Date of Award


Document Type

Dissertation - Open Access

Degree Type


Degree Name

Doctor of Business Administration (DBA)


Tracy Kizer

Second Advisor

Kimberly Smith-Jentsch

Third Advisor

Robert Ford


data-storytelling, data storytelling, data analysis, narrative paradigm theory, elaboration likelihood model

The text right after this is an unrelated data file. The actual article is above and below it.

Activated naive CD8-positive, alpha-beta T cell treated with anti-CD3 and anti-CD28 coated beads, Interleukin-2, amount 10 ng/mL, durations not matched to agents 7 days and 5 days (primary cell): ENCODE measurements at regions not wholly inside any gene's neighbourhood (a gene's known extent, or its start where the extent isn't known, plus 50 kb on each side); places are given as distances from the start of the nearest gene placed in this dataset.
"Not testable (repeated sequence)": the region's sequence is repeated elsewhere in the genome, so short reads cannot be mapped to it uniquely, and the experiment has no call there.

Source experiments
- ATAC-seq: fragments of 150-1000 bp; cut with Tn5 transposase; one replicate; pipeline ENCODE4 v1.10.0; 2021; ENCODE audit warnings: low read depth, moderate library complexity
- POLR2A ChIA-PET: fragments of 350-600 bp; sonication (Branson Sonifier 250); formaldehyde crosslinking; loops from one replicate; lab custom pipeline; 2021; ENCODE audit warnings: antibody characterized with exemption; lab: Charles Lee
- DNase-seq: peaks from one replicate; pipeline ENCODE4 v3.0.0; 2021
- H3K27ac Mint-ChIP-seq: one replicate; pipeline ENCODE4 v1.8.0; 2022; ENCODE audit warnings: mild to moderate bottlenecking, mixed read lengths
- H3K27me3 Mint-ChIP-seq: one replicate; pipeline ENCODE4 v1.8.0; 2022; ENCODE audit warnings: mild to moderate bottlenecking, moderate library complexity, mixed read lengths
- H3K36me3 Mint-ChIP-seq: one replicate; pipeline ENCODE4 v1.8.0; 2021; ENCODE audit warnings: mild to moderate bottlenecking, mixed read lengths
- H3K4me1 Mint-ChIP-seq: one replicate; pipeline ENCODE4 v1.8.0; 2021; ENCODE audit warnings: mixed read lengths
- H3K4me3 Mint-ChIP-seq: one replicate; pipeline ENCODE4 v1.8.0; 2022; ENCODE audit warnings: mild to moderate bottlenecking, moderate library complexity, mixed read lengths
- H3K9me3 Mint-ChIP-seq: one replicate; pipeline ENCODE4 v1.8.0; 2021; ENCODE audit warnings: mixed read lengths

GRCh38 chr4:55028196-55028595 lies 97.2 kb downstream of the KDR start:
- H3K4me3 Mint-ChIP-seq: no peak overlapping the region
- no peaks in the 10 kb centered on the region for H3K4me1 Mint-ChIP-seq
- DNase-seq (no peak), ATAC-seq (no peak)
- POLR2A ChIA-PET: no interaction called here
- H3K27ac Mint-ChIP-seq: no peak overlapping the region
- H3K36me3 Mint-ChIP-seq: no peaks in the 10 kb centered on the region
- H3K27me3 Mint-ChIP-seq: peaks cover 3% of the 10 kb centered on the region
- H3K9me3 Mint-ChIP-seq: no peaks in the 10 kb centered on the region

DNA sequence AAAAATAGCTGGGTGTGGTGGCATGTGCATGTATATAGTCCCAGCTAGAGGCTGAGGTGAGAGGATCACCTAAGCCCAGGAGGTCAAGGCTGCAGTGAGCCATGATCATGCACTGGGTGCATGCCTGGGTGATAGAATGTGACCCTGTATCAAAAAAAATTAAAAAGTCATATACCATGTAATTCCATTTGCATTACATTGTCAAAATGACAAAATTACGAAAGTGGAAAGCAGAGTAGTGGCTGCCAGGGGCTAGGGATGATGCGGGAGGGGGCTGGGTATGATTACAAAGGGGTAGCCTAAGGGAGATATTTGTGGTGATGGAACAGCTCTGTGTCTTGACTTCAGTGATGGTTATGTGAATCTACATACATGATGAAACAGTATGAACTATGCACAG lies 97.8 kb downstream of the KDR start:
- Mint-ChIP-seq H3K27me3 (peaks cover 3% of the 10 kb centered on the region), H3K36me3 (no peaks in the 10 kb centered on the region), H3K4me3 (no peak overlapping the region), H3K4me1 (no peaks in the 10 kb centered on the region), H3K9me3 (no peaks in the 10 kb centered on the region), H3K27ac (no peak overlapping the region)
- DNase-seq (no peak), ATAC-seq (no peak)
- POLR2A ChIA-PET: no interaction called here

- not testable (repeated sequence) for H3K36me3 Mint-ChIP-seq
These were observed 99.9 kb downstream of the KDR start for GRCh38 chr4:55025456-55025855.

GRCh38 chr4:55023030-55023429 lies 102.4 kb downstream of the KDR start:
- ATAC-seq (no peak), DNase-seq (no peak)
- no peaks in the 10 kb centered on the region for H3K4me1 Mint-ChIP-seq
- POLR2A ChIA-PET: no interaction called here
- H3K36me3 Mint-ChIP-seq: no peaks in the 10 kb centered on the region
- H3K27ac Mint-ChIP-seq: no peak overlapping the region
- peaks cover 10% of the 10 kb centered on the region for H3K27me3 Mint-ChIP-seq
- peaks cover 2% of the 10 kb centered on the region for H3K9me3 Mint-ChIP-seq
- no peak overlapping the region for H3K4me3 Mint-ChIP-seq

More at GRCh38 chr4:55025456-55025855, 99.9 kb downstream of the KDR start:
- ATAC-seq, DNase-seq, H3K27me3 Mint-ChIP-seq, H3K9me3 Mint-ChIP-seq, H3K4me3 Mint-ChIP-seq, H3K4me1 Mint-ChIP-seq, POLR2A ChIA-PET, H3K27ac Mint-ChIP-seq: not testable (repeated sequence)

People tell stories to understand the world around them. Life experience fills us with information and knowledge that we store, retrieve, and communicate to inform and persuade decision-making. And this persuasive process is sometimes driven more by emotion than logic. Telling stories allows us to connect emotionally and better persuade others to help them make informed decisions. For business owners, storytelling is essential to communicate with customers, employees, and investors in a way that data and facts alone cannot. This dissertation investigates the relationship between the use of narrative as a construct of data-driven storytelling and its impact on the persuasive effect of data-driven analysis. This research utilizes the Narrative Paradigm theory and Elaboration Likelihood model to measure the impact of narratives, in combination with data and data visualizations, and an individual's need for cognition to measure the persuasive impact of storytelling and narrative in communicating data-driven insights.